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The Ethics of Hobbes: As Contained in Selections from His Works
Thomas Hobbes,E. Hershey Sneath
No preview available - 2009
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Page 140 - ... the nature of war, as it is in the nature of weather. For as the nature of foul weather lieth not in a shower or two of rain but in an inclination thereto of many days together, so the nature of war consisteth not in actual fighting but in the known disposition thereto during all the time there is no assurance to the contrary.
Page 175 - For the laws of nature, as justice, equity, modesty, mercy, and, in sum, doing to others as we would be done to, of themselves, without the terror of some power to cause them to be observed, are contrary to our natural passions, that carry us to partiality, pride, revenge, and the like. And covenants, without the sword, are but words, and of no strength to secure a man at all.
Page 140 - In such condition there is no place for industry, because the fruit thereof is uncertain: and consequently no culture of the earth; no navigation, nor use of the commodities that may be imported by sea; no commodious building; no instruments of moving and removing such things as require much force; no knowledge of the face of the earth; no account of time; no arts; no letters; no society...
Page 143 - The right of nature, which writers commonly call jus naturale, is the liberty each man hath to use his own power, as he will himself, for the preservation of his own nature; that is to say, of his own life; and consequently, of doing anything which, in his own judgment and reason, he shall conceive to be the aptest means thereunto.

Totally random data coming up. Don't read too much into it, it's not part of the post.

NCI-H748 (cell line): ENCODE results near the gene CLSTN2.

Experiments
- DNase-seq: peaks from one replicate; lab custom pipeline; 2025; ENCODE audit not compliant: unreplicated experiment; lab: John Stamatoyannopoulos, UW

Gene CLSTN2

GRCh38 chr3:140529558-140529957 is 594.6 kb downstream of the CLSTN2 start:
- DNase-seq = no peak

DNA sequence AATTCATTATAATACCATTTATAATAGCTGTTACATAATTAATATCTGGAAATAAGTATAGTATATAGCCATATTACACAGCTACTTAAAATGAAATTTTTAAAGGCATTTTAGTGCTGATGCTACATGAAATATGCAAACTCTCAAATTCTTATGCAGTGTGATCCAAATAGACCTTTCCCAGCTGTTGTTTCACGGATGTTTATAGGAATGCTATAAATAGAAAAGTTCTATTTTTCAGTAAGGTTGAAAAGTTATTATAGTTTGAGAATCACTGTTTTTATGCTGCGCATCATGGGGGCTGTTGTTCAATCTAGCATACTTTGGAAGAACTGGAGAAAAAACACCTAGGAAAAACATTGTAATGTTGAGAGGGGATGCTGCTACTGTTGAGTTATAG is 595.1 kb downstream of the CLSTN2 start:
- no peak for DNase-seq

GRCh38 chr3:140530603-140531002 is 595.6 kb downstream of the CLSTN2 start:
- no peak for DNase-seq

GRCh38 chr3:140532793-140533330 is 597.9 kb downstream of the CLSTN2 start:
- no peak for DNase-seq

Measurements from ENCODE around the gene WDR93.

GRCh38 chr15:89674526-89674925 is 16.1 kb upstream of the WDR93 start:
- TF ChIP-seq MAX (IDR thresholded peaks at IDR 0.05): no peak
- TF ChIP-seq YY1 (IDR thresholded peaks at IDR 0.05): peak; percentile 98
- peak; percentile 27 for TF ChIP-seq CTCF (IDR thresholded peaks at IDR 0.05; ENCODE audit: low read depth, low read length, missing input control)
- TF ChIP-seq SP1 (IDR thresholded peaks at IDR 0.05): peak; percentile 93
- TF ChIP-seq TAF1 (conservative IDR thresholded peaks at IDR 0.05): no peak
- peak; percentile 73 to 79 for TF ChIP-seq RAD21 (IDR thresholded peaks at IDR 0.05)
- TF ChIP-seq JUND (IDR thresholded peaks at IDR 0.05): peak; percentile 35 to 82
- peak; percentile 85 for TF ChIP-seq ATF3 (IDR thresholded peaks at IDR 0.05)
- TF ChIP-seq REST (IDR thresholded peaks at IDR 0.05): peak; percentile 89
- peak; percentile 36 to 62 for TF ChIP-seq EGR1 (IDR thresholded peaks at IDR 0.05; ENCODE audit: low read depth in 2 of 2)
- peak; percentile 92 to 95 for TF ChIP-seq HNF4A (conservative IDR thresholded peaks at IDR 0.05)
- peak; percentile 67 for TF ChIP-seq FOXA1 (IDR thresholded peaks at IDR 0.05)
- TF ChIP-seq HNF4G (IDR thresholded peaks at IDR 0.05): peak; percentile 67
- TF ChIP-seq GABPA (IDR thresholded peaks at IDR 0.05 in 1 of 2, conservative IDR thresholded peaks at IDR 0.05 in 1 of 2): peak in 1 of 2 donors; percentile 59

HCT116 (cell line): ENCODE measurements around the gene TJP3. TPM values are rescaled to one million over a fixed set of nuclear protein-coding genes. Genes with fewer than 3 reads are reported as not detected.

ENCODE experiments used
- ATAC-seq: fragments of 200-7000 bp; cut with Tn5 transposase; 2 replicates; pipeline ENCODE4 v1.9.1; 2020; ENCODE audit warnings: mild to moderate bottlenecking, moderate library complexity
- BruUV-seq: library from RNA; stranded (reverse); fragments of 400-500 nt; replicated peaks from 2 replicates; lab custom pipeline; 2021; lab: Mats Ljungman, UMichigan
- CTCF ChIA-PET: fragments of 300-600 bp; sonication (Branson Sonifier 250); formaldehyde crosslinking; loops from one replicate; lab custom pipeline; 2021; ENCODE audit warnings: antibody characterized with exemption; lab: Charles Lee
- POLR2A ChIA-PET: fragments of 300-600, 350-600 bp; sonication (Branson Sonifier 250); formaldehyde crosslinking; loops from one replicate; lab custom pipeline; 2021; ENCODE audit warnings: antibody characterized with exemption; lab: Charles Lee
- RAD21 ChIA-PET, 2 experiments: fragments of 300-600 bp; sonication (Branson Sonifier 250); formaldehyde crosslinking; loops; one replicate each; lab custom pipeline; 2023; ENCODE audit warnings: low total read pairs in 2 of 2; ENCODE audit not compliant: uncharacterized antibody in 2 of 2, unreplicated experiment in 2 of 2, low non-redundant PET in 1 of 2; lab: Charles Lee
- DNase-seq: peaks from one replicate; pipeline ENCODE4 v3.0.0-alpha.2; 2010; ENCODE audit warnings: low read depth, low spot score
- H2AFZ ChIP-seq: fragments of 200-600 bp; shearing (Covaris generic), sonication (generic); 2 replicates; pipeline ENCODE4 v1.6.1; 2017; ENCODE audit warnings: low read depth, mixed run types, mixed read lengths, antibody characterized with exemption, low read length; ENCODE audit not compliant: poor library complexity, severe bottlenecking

Page 141 - It may peradventure be thought there was never such a time nor condition of war as this ; and I believe it was never generally so, over all the world, but there are many places where they live so now. For the savage people in many places of America, except the government of small families, the concord whereof dependeth on natural lust, have no government at all, and live at this day in that brutish manner, as I said before.
Page 353 - The scribes and the Pharisees sit in Moses* seat : all therefore whatsoever they bid you observe, that observe and do ; but do not ye after their works : for they say, and do not.
Page 143 - A Law of Nature (lex naturalis) is a precept or general rule found out by reason, by which a man is forbidden to do that which is destructive of his life or taketh away the means of preserving the same; and to omit that by which he thinketh it may be best preserved.
Page 173 - A multitude of men, are made one person, when they are by one man, or one person, represented; so that it be done with the consent of every one of that multitude in particular. For it is the unity of the representer, not the unity of the represented, that maketh the person one.
Page 30 - The desires and other passions of man are in themselves no sin. No more are the actions that proceed from those passions, till they know a law that forbids them; which, till laws be made, they cannot know: nor can any law be made till they have agreed upon the person that shall make it.